During the summer of 2020 we launched a series of conversations with alumni to hear their memories of Trinity and catch up on what they’ve done since leaving. Matt from ARDO spoke with Emily Murray (1996), founder end editor of The Pink House. You can read her story below. You can find more stories here.
Why did you want to study at Trinity?
I initially wanted to go to Oxford, because that’s where my dad went, where my mum grew up, my granny lived there – we’d visited it a number of times and I loved it. And then one day we decided to visit Cambridge, and I fell in love with the city, and the opportunity to make it my own, in a way – Oxford was my mum and dad’s city, and Cambridge could be mine. I thought it was beautiful, and the buildings were fabulous – when it came to choosing the College, I did the hard job of looking around everywhere, and I knew I wanted an old College as that was part of the romance of it, for me. To be honest, I don’t know if I’d have gone if I’d been offered a place at a newer College! I loved Trinity, but almost felt as if it was too grand for me. Then, when I looked at the back of the Cambridge prospectus, there was a helpful table of male:female ratios at the Colleges, and Trinity had one of the highest ratios! So it was a combination of all these factors, plus because it was big and I thought I’d have a better chance of getting in. The reason I chose English was really just because I liked reading books, and I wanted to pick the subject that would give me the best chance of getting into Cambridge.
Where did you live while you were at Trinity?
In my first year, I was in Q Blue Boar. It was really new at the time, and felt very shiny and special to be there. In second year I actually lived in two places – I had a really low ballot number, and at the last minute, the friend I thought I’d share with (with a much higher ballot number) ditched me and went with someone else – I’ve never quite forgiven her! I ended up going to Burrell’s Court – there’s an old house in the middle, like a woodcutter’s cottage – I got one of the last picked rooms, very dingy, dark and a bit depressing. I stayed there for a month or two, and then something came available in one of the Grange Road houses – a bay windowed room on the first floor, looking out over the parkland – and that was much better! In my third year, I was much higher up the ballot, and I got the set in C3 Bishop’s Hostel. I have never loved anywhere I’ve lived more than that set, I adored it – I particularly loved how the doorway was so low that most women would just about fit under it, but a drunk man would almost always hit his head! I always insist that we go and wave at my room when we go back to Trinity, it’s my room.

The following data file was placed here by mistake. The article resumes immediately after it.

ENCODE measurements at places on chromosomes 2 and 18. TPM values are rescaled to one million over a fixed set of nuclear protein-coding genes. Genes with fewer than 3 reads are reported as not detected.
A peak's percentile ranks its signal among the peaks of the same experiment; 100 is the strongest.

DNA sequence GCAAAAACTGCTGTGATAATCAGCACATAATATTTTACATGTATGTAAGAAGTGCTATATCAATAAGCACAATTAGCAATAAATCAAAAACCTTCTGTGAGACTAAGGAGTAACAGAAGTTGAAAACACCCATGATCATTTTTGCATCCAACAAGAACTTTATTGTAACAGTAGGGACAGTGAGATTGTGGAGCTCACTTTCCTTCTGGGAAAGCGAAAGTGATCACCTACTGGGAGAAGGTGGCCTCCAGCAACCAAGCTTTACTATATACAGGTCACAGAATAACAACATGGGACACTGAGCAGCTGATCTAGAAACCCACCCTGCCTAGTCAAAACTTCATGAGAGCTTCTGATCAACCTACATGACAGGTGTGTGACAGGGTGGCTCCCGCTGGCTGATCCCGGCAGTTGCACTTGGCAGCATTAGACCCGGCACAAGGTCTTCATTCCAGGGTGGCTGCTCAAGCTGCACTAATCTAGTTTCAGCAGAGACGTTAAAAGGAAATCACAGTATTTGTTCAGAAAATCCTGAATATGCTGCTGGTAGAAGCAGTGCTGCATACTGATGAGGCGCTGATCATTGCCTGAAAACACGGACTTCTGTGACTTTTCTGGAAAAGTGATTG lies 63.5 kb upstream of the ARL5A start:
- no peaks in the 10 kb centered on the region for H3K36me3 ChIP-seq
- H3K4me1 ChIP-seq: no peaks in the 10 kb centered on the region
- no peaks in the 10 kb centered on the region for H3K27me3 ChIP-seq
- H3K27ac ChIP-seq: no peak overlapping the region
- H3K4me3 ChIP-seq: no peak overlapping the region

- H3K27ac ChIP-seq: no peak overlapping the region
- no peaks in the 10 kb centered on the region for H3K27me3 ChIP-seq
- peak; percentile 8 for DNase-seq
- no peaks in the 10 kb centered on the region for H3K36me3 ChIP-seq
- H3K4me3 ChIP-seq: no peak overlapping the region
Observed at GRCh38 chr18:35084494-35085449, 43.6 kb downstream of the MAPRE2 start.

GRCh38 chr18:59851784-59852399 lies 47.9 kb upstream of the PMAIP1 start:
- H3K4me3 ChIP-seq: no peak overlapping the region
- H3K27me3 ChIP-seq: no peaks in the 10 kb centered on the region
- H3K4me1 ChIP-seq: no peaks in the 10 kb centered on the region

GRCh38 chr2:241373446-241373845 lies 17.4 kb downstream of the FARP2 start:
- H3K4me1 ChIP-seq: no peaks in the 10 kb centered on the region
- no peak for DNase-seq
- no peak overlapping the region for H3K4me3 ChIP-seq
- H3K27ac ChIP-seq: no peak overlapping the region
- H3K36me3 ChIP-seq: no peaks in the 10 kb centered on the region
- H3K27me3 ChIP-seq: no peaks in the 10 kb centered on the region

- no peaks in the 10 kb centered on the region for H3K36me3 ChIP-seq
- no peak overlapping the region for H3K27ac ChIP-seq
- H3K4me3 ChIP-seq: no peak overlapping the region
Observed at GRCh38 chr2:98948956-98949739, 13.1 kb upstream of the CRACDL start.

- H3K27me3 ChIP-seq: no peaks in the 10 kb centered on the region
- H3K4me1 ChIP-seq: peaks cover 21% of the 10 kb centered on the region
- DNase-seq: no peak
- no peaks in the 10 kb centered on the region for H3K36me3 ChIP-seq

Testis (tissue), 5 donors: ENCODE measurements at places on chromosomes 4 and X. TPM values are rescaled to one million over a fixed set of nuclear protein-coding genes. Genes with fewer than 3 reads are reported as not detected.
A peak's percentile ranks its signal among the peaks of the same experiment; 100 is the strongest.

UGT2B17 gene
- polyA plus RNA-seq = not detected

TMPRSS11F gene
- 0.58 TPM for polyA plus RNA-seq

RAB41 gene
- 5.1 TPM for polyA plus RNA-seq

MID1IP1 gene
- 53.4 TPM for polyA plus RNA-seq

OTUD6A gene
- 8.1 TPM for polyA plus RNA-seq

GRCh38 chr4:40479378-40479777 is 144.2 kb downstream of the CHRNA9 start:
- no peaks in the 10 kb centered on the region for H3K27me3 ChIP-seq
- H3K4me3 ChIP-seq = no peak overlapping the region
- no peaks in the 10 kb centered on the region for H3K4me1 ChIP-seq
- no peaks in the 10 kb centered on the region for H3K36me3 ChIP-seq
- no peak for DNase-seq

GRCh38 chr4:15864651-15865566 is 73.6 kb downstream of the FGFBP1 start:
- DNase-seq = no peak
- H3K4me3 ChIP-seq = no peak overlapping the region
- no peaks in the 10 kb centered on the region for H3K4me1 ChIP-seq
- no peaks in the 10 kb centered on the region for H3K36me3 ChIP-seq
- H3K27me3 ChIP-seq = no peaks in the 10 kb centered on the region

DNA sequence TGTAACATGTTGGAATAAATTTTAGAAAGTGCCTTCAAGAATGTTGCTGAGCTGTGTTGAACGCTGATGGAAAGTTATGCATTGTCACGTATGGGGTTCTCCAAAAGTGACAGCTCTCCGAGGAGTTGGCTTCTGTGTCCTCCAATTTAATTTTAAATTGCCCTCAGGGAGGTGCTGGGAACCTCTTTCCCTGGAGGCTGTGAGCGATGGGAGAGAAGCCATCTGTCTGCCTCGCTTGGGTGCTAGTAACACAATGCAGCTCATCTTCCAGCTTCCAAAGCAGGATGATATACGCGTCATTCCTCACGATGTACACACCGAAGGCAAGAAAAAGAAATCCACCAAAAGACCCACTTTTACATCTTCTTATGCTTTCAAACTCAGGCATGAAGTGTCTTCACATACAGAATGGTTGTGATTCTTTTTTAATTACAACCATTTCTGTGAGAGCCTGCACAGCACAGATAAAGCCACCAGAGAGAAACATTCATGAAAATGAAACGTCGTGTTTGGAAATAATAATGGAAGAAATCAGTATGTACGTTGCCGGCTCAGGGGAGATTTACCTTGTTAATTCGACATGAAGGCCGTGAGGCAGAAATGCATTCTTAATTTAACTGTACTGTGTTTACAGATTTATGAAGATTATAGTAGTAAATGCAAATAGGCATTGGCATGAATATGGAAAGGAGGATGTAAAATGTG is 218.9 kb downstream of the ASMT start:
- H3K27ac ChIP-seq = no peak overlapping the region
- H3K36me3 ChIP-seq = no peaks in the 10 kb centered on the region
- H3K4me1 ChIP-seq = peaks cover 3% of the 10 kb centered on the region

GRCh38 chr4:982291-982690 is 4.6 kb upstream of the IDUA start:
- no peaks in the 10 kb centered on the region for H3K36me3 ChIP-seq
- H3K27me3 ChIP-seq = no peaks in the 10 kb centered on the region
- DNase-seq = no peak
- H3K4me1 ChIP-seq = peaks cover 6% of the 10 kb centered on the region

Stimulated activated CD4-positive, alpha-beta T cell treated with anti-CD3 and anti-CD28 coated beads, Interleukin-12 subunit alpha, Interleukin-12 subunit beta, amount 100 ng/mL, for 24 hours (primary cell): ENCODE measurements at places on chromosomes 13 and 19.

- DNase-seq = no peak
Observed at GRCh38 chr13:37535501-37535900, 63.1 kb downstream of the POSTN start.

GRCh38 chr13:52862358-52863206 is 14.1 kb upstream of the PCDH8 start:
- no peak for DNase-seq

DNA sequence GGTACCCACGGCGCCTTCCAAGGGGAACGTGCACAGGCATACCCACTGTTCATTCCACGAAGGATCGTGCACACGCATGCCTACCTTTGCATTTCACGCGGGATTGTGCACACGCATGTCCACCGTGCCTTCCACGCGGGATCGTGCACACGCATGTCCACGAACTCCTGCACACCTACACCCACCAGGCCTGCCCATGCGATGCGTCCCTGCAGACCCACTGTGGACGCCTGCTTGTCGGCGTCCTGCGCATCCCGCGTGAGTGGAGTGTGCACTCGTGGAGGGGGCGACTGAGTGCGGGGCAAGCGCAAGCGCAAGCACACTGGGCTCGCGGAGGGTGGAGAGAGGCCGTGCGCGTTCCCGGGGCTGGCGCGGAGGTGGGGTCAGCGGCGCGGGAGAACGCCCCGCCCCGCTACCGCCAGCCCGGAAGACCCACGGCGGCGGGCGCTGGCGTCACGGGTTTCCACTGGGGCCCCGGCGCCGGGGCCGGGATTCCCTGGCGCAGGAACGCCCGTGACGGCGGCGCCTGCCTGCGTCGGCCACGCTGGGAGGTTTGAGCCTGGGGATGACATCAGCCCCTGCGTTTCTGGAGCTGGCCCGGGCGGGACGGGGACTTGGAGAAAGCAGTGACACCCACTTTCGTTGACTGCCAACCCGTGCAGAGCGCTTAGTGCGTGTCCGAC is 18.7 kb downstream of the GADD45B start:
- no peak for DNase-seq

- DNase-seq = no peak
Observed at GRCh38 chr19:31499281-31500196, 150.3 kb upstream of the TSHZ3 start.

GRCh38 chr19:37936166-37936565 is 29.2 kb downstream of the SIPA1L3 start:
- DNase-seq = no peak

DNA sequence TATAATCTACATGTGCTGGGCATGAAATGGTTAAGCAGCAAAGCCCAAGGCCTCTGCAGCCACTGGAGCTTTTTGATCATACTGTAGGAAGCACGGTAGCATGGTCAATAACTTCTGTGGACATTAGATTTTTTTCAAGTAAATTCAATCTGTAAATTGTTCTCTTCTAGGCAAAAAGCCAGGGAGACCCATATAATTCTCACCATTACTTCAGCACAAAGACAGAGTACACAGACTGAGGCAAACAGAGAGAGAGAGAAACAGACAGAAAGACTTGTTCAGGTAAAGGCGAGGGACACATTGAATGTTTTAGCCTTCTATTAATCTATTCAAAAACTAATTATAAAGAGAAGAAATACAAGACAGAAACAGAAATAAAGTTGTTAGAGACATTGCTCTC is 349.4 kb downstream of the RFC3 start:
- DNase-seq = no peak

Where is your favourite part of Trinity?
Bishop’s Hostel, definitely, is really special, but I also just love walking around when it’s empty, particularly in Nevile’s Court and seeing the way the shadows fall. There’s also a special place in my heart for the rafters in the Great Hall, because that’s where the duck lived…I am a member of the secret Mallard Society, the only female member, as far as I’m aware! So there was a decoy duck up in the rafters, and when we arrived at Trinity, everyone said ‘If you want to be part of the secret Mallard Society, you have to break into Hall in the dead of night, climb up to the rafters and grab the duck, bring it back down and get a picture of yourself with the duck, with Henry VIII in the background, and then put it back up either straight away, or take it away for a few days and put it back later’. In my first term, the duck did disappear and reappear a few times, and I was determined that I would do it. I found an accomplice, Andy, that could get climbing ropes and throw a tennis ball over a rafter, and together we got the duck down for a couple of weeks, and then put it back up again! It was fairly common knowledge afterwards because I had one of the photos on my wall, and my Bedder saw it and told the Porters…but they loved it, it’s never been a very well kept secret!
Where are your favourite parts of Cambridge outside of College?
The river, for me, because I rowed extensively – I just loved that feeling of being on the river. I also really liked, again at the dead of night, to break into swimming pools like the outdoor pools at Christ’s and Emmanuel, and also swimming down the river towards Grantchester and climbing over every bridge – I like to climb things…
Were you involved with any clubs or societies?
I was a novice rower when I arrived, but I knew I wanted to row so had trained during the summer to get fit, and I got into the First and Third first women’s boat in my second term. We then won blades three times, and were the most successful women’s boat Trinity had ever had – but to be fair, Trinity had only had women for 20 years or so! I also did gymnastics and athletics (sprints and hurdles) for Cambridge – I did some swimming, football, not very much work really…